• BennuBio, an Albuquerque company that’s marketing superfast cytometers, or cell meters, for medical diagnostics

• WaveFront Dynamics, or WaveDyn, which built a specialized eye-measurement machine to help customize sight correction for difficult-to-treat patients

• Nature’s Toolbox, or NTxBio, which created technology to rapidly make new vaccines and drugs based on processes originally licensed from Los Alamos National Laboratory

• BioFlyte Inc., which is marketing proprietary technology to detect airborne biological threats

• Los Alamos-based Innate Immunity, which is marketing a new protein originally developed at LANL that strengthens the immune system in plants to protect crops against disease

• Circular Genomics, which is commercializing UNM technology to diagnose depression and other neurological disorders

• Armonica Technologies, which is developing another UNM innovation for rapid genomic sequencing

• MNT SmartSolutions, which is building a remote-controlled, magnetic toothpaste and toothbrush that injects anti-bacterial solutions into the nooks and crannies of gums and teeth

BennuBio Lead Application Scientist Diane Yost works at the company’s Albuquerque headquarters on the “Velocyt,” a superfast cytometer, or cell meter, for medical diagnostics that BennuBio is marketing. (Jim Thompson/Journal)

In the startup world, many new companies with promising technology often fail in the early stages, or never gain needed traction in the market.

But many of New Mexico’s startups are steadily advancing in technology development and market penetration, boosted by the state’s vibrant startup ecosystem, which offers robust business development services and, often, access to capital, said Stuart Rose, founder of the BioScience Center in Uptown Albuquerque.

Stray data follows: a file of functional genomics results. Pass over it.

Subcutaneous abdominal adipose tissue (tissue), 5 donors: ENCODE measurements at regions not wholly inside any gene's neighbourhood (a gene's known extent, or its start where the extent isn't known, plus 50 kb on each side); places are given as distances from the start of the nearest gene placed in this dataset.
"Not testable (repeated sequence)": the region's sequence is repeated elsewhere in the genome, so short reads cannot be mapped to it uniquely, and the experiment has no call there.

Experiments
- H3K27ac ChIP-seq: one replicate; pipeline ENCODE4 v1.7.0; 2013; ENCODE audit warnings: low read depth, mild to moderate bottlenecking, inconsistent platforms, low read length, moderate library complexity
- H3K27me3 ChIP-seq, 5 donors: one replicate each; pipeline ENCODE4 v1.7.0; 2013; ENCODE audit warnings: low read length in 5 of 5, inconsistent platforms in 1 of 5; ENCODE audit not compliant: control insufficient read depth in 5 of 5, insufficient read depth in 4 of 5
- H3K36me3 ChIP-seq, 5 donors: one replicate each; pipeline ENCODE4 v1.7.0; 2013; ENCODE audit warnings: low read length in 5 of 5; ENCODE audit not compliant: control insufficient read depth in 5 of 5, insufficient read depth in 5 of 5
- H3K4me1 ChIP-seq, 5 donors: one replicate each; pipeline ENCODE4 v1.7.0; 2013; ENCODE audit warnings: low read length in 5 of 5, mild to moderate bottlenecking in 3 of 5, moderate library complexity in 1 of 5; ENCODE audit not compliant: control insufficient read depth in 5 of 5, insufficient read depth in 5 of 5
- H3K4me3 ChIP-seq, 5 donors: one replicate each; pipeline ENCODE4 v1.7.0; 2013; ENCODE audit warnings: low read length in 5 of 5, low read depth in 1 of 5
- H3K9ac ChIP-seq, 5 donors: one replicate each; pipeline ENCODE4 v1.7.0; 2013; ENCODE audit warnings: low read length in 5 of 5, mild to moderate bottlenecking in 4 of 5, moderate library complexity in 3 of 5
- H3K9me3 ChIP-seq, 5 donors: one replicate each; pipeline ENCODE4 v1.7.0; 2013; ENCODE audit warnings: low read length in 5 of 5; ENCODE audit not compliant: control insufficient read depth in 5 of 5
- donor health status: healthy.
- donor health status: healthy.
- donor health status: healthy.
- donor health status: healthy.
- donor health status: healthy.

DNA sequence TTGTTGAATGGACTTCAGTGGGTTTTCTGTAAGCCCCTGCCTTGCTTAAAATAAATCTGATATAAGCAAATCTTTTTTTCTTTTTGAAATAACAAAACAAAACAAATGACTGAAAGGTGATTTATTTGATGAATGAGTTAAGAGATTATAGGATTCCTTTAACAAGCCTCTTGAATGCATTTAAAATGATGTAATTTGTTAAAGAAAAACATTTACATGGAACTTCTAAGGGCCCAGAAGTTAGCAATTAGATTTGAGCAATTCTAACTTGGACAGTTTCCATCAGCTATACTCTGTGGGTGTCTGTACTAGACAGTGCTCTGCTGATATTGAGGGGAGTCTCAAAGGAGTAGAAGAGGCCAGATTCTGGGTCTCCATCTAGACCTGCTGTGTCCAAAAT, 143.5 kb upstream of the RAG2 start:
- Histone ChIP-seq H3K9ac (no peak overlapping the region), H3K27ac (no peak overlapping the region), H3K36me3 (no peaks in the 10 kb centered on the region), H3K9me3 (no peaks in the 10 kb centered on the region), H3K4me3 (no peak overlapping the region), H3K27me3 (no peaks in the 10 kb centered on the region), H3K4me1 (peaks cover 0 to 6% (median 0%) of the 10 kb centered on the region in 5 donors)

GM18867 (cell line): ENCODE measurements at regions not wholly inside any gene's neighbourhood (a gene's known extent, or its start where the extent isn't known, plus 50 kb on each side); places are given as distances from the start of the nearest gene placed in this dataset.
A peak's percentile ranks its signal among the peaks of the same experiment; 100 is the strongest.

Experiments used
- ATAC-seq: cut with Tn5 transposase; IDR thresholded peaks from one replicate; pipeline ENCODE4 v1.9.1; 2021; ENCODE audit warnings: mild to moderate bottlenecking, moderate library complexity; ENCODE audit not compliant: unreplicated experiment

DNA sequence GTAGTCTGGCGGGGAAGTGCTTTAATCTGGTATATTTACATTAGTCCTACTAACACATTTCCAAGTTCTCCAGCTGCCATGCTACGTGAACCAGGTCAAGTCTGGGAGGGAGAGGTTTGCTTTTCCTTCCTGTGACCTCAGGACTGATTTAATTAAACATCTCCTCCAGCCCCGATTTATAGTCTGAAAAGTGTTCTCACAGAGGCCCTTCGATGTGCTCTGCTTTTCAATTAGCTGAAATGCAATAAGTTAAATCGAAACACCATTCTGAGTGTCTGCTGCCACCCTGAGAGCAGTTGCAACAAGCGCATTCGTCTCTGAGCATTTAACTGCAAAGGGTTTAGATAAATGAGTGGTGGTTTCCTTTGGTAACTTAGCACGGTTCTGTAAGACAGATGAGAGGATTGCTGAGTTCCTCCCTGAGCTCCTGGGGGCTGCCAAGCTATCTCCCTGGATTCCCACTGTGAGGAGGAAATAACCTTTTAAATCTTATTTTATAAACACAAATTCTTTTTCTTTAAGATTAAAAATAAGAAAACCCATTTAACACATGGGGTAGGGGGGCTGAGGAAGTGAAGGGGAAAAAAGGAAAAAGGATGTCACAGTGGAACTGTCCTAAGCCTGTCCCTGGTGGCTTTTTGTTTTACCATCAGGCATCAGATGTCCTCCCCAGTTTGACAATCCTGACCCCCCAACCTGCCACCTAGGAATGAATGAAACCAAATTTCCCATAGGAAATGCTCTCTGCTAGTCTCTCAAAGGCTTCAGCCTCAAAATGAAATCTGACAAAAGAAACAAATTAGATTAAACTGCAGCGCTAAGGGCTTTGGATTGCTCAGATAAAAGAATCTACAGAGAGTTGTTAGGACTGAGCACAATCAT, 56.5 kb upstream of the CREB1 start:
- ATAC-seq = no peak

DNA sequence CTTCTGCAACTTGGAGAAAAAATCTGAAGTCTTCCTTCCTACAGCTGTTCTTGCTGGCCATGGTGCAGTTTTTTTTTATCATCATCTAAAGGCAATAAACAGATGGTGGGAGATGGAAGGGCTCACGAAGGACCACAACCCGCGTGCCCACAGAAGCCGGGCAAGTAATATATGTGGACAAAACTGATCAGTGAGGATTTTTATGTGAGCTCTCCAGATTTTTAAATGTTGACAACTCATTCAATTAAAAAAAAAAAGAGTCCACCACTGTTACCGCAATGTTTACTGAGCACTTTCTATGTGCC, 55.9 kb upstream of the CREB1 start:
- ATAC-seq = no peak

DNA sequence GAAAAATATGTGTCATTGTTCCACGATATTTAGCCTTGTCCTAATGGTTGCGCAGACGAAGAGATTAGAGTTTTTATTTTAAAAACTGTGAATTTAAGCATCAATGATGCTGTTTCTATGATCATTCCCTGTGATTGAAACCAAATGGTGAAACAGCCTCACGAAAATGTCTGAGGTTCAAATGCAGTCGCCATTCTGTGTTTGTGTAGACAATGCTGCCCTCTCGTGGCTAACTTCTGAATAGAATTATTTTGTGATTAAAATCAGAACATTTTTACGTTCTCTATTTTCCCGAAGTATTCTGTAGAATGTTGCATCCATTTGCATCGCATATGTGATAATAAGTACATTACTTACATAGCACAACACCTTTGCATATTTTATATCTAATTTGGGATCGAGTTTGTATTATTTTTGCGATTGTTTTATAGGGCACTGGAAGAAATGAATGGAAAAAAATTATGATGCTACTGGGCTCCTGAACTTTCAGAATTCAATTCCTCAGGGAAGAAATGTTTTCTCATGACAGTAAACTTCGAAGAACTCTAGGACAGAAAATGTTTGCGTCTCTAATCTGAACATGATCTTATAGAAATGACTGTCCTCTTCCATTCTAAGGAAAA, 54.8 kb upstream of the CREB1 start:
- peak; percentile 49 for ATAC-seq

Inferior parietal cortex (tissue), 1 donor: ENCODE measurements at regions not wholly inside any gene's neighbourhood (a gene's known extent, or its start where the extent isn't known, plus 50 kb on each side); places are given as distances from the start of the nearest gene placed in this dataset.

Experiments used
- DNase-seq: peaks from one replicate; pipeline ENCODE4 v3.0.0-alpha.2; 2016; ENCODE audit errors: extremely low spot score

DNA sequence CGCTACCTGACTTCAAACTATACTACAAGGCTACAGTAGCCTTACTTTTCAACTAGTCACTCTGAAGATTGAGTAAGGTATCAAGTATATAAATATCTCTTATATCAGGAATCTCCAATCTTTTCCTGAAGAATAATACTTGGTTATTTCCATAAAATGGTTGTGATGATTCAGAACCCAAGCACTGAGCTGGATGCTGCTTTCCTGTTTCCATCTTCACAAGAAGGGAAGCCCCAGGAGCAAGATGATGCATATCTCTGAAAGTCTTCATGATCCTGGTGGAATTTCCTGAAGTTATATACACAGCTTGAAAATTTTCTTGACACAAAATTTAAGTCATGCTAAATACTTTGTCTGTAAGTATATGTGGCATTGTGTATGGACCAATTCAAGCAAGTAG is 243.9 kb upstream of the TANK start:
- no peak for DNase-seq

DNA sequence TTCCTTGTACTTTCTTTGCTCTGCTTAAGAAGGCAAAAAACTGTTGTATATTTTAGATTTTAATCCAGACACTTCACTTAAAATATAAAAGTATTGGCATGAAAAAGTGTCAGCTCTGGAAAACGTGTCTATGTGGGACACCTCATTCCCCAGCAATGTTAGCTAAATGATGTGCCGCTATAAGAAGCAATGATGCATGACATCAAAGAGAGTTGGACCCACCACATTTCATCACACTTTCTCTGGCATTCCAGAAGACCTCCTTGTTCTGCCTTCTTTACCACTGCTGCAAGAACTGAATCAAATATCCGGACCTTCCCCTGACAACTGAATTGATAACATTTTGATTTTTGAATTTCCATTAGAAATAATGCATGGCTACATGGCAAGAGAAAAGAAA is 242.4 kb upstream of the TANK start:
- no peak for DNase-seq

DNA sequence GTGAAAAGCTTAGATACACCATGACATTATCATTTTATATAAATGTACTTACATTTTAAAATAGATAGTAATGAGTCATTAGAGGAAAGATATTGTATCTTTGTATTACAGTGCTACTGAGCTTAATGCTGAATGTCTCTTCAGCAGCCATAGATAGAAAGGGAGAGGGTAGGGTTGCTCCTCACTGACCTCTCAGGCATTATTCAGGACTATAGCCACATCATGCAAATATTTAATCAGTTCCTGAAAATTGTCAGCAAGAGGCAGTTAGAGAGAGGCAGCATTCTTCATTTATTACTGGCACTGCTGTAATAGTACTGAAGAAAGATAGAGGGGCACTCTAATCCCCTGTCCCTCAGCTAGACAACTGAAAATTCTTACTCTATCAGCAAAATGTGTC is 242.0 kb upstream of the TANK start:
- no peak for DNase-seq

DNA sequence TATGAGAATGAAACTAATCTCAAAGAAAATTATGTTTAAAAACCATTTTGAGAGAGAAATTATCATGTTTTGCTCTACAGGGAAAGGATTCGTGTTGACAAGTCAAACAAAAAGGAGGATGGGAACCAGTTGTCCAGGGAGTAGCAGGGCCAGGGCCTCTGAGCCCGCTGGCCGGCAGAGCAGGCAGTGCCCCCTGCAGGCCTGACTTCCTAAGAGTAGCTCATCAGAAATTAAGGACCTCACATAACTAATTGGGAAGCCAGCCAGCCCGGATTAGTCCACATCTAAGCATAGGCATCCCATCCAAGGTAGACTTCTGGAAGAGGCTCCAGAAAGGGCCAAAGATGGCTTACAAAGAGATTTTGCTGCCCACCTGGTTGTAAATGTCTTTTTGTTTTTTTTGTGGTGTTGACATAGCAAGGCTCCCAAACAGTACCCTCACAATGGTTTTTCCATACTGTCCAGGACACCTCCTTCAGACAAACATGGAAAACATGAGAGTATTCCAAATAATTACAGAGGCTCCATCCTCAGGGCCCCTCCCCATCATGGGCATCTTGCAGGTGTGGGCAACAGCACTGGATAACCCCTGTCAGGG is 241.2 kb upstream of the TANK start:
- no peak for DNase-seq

“We still have many early-stage companies, but today we also have a lot more advanced startups that have established themselves,” Rose told the Journal. “They’re not yet mature companies, but many are well-positioned for breakout growth over time.”

Some companies have already achieved breakout growth. Two homegrown firms, for example, were recently acquired by large, deep-pocketed corporations that can now accelerate their market penetration.

Publicly traded Cadence Design Systems paid $500 million this summer to acquire OpenEye Scientific, a Santa Fe-based molecular design and modeling software company. And data analytics company Health Catalyst paid nearly $105 million in summer 2021 to acquire Twistle, an Albuquerque-based company that built a patient-engagement system to link healthcare teams directly with patients through automated communication.

New Mexico’s bioscience industry success is generating national attention, which could attract more companies and investors to the state going forward.

“We’re starting to get noticed,” Kuuttila said. “We’ve worked very hard to make that happen. I’m really bullish on the prospects.”